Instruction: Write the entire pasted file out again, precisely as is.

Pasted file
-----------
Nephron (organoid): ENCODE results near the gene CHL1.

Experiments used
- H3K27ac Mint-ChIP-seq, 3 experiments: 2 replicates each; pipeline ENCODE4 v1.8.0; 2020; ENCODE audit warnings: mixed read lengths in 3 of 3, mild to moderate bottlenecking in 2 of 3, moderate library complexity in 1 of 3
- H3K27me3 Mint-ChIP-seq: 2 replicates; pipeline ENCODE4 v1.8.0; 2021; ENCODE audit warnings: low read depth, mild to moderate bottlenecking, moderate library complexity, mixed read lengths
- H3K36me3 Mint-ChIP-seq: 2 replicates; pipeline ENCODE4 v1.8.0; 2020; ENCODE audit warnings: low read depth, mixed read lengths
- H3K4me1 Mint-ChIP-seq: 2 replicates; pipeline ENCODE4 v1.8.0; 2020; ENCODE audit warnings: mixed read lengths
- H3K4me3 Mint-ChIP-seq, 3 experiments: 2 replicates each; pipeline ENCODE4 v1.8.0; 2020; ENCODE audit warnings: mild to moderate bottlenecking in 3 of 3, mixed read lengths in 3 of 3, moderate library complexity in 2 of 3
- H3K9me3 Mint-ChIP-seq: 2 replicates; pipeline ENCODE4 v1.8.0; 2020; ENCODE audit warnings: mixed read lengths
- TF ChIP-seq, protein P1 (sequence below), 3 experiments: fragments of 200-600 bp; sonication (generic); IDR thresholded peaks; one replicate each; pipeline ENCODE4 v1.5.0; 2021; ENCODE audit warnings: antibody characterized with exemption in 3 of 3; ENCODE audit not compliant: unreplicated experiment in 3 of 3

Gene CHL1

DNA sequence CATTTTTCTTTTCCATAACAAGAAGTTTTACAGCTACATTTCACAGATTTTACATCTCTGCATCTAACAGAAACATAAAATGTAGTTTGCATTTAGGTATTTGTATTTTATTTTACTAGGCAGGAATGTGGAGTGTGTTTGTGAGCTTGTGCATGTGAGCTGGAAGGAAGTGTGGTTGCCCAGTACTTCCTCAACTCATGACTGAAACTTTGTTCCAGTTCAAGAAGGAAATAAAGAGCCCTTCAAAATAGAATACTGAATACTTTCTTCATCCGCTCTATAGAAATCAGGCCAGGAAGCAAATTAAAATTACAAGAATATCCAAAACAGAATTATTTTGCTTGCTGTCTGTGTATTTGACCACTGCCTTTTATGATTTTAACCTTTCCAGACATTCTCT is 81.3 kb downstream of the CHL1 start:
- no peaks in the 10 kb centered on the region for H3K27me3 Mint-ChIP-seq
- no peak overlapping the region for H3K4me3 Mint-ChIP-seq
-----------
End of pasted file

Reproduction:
Nephron (organoid): ENCODE results near the gene CHL1.

Experiments used
- H3K27ac Mint-ChIP-seq, 3 experiments: 2 replicates each; pipeline ENCODE4 v1.8.0; 2020; ENCODE audit warnings: mixed read lengths in 3 of 3, mild to moderate bottlenecking in 2 of 3, moderate library complexity in 1 of 3
- H3K27me3 Mint-ChIP-seq: 2 replicates; pipeline ENCODE4 v1.8.0; 2021; ENCODE audit warnings: low read depth, mild to moderate bottlenecking, moderate library complexity, mixed read lengths
- H3K36me3 Mint-ChIP-seq: 2 replicates; pipeline ENCODE4 v1.8.0; 2020; ENCODE audit warnings: low read depth, mixed read lengths
- H3K4me1 Mint-ChIP-seq: 2 replicates; pipeline ENCODE4 v1.8.0; 2020; ENCODE audit warnings: mixed read lengths
- H3K4me3 Mint-ChIP-seq, 3 experiments: 2 replicates each; pipeline ENCODE4 v1.8.0; 2020; ENCODE audit warnings: mild to moderate bottlenecking in 3 of 3, mixed read lengths in 3 of 3, moderate library complexity in 2 of 3
- H3K9me3 Mint-ChIP-seq: 2 replicates; pipeline ENCODE4 v1.8.0; 2020; ENCODE audit warnings: mixed read lengths
- TF ChIP-seq, protein P1 (sequence below), 3 experiments: fragments of 200-600 bp; sonication (generic); IDR thresholded peaks; one replicate each; pipeline ENCODE4 v1.5.0; 2021; ENCODE audit warnings: antibody characterized with exemption in 3 of 3; ENCODE audit not compliant: unreplicated experiment in 3 of 3

Gene CHL1

DNA sequence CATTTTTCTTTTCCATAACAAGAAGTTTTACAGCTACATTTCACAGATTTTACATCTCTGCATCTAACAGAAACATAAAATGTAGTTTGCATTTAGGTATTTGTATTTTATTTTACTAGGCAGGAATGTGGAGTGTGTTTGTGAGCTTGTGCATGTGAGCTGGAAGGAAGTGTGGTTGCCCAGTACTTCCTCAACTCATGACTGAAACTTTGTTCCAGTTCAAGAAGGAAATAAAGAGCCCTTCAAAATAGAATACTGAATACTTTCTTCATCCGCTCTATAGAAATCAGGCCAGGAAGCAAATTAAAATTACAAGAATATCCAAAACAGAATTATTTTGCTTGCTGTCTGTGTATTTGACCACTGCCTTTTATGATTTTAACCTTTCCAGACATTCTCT is 81.3 kb downstream of the CHL1 start:
- no peaks in the 10 kb centered on the region for H3K27me3 Mint-ChIP-seq
- no peak overlapping the region for H3K4me3 Mint-ChIP-seq